HARRISBURG — A Pennsylvania senator that is pushing for the passage of a controversial homosexual hate crimes bill of concern to Christians came out of the closet this week in announcing himself as being “gay” and “lov[ing] it.”
“Hundreds of people know I’m gay. I just never made an official declaration,” declared Sen. Jim Ferlo (D-Pittsburgh) on Tuesday. “I never felt I had to wear a billboard on my forehead. But I’m gay. Get over it. I love it. It’s a great life.”
Ferlo was speaking at a press conference organized to announce his proposal to reinstate hate crimes legislation in Pennsylvania, which would mandate additional and severe criminal penalties against those who harm homosexuals. The previous state law had been struck down following a challenge from Christians who were charged under the statute for sharing the gospel of Jesus Christ at a “gay pride” event and faced nearly half a century behind bars.
The reintroduction of the bill follows a recent incident in Philadelphia, where two men and a woman are facing charges of aggravated assault, simple assault, recklessly endangering another person and criminal conspiracy for allegedly beating two homosexual men in the city. Ferlo, a Roman Catholic, believes that additional penalties should be imposed because of the men’s “sexual orientation” as reports claim that slurs were used in the attack.
But Fortunato Perri Jr., one of the attorneys in the case, said that the incident had nothing to do with homosexuality.
“In no way, shape or form was this incident related to anyone’s sexual orientation,” he stated on Wednesday. “This was a mutual confrontation that started because two individuals got into an argument out in the street.”
Attorney Louis Busico agreed.
“[My client] is absolutely not homophobic and she didn’t utter any slur to anyone whatsoever,” he said. “We don’t deny that there was a gentleman who was assaulted.”
In outlining his proposal in light of the incident, Ferlo explained that the matter was personal and that he wanted to introduce the bill since he would be leaving office in November.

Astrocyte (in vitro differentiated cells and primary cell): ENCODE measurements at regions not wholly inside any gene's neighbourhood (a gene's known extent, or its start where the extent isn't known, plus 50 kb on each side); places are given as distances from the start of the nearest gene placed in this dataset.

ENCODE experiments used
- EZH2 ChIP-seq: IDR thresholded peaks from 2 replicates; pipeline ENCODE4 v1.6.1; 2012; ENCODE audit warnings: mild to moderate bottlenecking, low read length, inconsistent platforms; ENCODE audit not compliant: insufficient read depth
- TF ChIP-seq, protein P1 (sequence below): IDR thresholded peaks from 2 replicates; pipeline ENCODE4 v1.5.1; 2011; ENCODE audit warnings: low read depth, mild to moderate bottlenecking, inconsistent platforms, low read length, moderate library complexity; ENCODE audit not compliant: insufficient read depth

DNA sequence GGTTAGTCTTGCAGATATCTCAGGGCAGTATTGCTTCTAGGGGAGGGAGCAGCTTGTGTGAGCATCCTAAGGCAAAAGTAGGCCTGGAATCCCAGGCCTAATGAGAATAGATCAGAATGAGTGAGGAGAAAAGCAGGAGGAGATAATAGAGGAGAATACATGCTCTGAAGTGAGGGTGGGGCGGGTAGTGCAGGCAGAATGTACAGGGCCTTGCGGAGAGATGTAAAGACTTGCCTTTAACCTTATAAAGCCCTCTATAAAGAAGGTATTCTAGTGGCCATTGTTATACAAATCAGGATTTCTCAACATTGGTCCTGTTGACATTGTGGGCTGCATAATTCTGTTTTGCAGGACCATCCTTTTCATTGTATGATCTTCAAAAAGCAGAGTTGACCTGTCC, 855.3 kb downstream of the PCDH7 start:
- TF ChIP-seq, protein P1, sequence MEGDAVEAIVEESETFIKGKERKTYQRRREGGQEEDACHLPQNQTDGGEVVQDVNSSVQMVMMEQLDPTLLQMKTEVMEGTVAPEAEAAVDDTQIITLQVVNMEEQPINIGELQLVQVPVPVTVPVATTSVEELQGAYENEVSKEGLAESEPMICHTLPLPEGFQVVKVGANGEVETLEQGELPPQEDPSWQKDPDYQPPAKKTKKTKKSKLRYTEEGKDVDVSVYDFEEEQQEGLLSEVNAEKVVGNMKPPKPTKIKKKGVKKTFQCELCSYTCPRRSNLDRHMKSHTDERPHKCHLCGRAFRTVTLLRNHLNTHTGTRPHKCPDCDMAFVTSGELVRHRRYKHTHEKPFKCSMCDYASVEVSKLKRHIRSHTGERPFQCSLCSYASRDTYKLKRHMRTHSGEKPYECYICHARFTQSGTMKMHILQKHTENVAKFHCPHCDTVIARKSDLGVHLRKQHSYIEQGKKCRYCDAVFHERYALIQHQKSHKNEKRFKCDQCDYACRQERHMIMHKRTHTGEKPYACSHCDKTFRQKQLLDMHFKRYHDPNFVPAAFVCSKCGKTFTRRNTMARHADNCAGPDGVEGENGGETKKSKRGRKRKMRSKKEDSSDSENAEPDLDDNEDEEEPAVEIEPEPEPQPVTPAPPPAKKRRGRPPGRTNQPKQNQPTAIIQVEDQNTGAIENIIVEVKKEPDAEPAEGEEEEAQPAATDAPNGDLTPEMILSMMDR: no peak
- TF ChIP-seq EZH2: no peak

“I apologize for saying this so late in life, but I am not any longer going to be in the state Senate, and I know that many people do not report hate crimes because of the fear of being out,” he said.
But some oppose hate crime legislation out of concern that the enactment of such laws will further create an environment for a police state, criminalizing any individual whose conduct is loosely interpreted by law enforcement as being “harmful” and posing a serious threat to free speech and biblical evangelism.
In 2004, a group of Christians known as the “Philadelphia 11” made national headlines after being charged with a “hate crime” for sharing the gospel of Jesus Christ on the public streets of Philadelphia during an annual taxpayer-funded celebration of homosexuality called “Outfest.”
Simply by preaching the word of God, singing songs of praise and carrying banners with Scripture verses, the Christians were viewed by local law enforcement as being a “threat” and were subsequently arrested. At the same time, police ignored homosexual attendees who were seeking to drown out the Christians by encircling them with large pink placards while blowing loud, screeching whistles.
After being jailed for 21 hours, each of the Philadelphia 11 was charged under Pennsylvania’s “hate crimes” law called “ethnic intimidation.” The then statute, 18 Pa. Cons. Stat. § 2710, prohibited offenses “with malicious intention toward the actual or perceived race, color, religion, national origin, ancestry, mental or physical disability, sexual orientation, gender or gender identity of another individual or group of individuals.”
The Philadelphia 11 were also charged with a host of other felony and misdemeanor charges, including “criminal conspiracy” and “possession of an instrument of crime” for holding signs and using amplification equipment to speak. Each faced a possible sentence of up to 47 years in prison along with a $90,000 fine.
After several months of looming criminal charges, the Philadelphia 11 were finally vindicated of all counts, but Christians nationwide became alarmed in observing the serious ramifications of the law and how it can be used against free speech and evangelism.
Following the incident, in 2006, the Philadelphia 11 challenged Pennsylvania’s “hate crimes” law as being unconstitutional, taking to task then-Gov. Ed Rendell in Marcavage, et al. v. Rendell, et al. Although not based on the merits of the law, both the Commonwealth Court of Pennsylvania and the Pennsylvania Supreme Court agreed that legislators violated the state constitution by altering an agricultural crop destruction bill into a bill protecting people based on “gender identity” and “sexual orientation,” which was used in charging the Christians.
“The original purpose of HB 1493, viewed in reasonably broad terms, was to criminalize crop destruction,” the court ruled. “As ultimately enacted, HB 1493 expanded the classification of persons protected under the offense of ethnic intimidation.”
Ferlo now seeks to reinstate the hate crimes law, which some believe is unnecessary as it is already a crime to physically injure a person for any reason.